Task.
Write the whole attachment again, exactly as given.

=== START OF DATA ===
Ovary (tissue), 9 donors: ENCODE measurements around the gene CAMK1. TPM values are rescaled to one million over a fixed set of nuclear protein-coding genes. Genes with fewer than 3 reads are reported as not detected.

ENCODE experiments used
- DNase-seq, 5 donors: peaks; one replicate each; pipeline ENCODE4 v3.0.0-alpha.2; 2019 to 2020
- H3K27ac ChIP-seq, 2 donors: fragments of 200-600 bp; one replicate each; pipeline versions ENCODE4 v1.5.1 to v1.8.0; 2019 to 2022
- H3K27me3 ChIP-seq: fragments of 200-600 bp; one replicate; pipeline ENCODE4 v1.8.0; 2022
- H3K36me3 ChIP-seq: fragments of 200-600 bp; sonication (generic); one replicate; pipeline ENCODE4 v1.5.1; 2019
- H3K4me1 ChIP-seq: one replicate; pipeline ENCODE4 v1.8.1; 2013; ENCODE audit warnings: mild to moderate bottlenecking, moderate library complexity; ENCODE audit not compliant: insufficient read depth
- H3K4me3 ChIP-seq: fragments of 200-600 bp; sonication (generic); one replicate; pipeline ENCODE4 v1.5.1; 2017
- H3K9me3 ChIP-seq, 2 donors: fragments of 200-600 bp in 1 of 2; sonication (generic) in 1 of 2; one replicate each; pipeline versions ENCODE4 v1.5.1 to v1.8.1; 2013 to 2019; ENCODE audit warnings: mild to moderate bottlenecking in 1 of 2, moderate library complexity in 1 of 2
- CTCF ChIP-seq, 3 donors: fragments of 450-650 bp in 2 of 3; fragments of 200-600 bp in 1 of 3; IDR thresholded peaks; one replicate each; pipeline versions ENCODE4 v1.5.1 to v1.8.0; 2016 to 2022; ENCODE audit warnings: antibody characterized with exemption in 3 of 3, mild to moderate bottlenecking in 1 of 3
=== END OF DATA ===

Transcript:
Ovary (tissue), 9 donors: ENCODE measurements around the gene CAMK1. TPM values are rescaled to one million over a fixed set of nuclear protein-coding genes. Genes with fewer than 3 reads are reported as not detected.

ENCODE experiments used
- DNase-seq, 5 donors: peaks; one replicate each; pipeline ENCODE4 v3.0.0-alpha.2; 2019 to 2020
- H3K27ac ChIP-seq, 2 donors: fragments of 200-600 bp; one replicate each; pipeline versions ENCODE4 v1.5.1 to v1.8.0; 2019 to 2022
- H3K27me3 ChIP-seq: fragments of 200-600 bp; one replicate; pipeline ENCODE4 v1.8.0; 2022
- H3K36me3 ChIP-seq: fragments of 200-600 bp; sonication (generic); one replicate; pipeline ENCODE4 v1.5.1; 2019
- H3K4me1 ChIP-seq: one replicate; pipeline ENCODE4 v1.8.1; 2013; ENCODE audit warnings: mild to moderate bottlenecking, moderate library complexity; ENCODE audit not compliant: insufficient read depth
- H3K4me3 ChIP-seq: fragments of 200-600 bp; sonication (generic); one replicate; pipeline ENCODE4 v1.5.1; 2017
- H3K9me3 ChIP-seq, 2 donors: fragments of 200-600 bp in 1 of 2; sonication (generic) in 1 of 2; one replicate each; pipeline versions ENCODE4 v1.5.1 to v1.8.1; 2013 to 2019; ENCODE audit warnings: mild to moderate bottlenecking in 1 of 2, moderate library complexity in 1 of 2
- CTCF ChIP-seq, 3 donors: fragments of 450-650 bp in 2 of 3; fragments of 200-600 bp in 1 of 3; IDR thresholded peaks; one replicate each; pipeline versions ENCODE4 v1.5.1 to v1.8.0; 2016 to 2022; ENCODE audit warnings: antibody characterized with exemption in 3 of 3, mild to moderate bottlenecking in 1 of 3